Based on the 1951 novel by Daphne du Maurier this romantic thriller, set in Victorian-era England, should captivate audiences with its gothic atmosphere and incessant mystery. Rachel Weisz leads the cast, as the deliciously deceptive black widow, originally portrayed on screen by Olivia de Havilland.
This classic dark tale entrances audiences from the onset, as Philip Ashley (Sam Claflin) expresses concern for his cousin Ambrose who is being tormented by his wife Rachel. Philip soon learns of his cousin’s death and strongly suspects he may have been murdered by his ‘loving’ spouse.
As the story progresses, Philip promises to avenge his cousin’s death and predictably, in true soapy fashion, becomes obsessed and falls in love with the beautiful yet evil woman, as she begins to spin her web of deceit.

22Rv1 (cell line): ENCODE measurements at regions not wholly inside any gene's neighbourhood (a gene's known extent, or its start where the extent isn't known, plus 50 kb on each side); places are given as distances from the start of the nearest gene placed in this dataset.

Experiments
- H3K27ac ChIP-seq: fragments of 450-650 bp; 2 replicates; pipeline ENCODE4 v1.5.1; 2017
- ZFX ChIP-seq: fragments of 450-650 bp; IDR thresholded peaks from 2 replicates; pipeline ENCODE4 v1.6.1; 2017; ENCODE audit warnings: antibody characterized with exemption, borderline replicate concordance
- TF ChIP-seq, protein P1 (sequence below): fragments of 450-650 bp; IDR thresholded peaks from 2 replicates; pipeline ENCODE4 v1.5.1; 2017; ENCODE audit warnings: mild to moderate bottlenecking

Elegantly brought to the screen, the seductive tale benefits from the sweeping beauty of undulating landscapes and signature monuments in Florence, Italy.
But in the grandness of this production, flaws are evident, headed by the expedient nature of story developments, notably Philip’s wild anger and desire for retribution unrealistically dissipating the moment he meets the protagonist.
The unpredictably abrupt finale is also underwhelming and compounds to signify that the adaption of a novel to the screen is an arduous task. (MMo)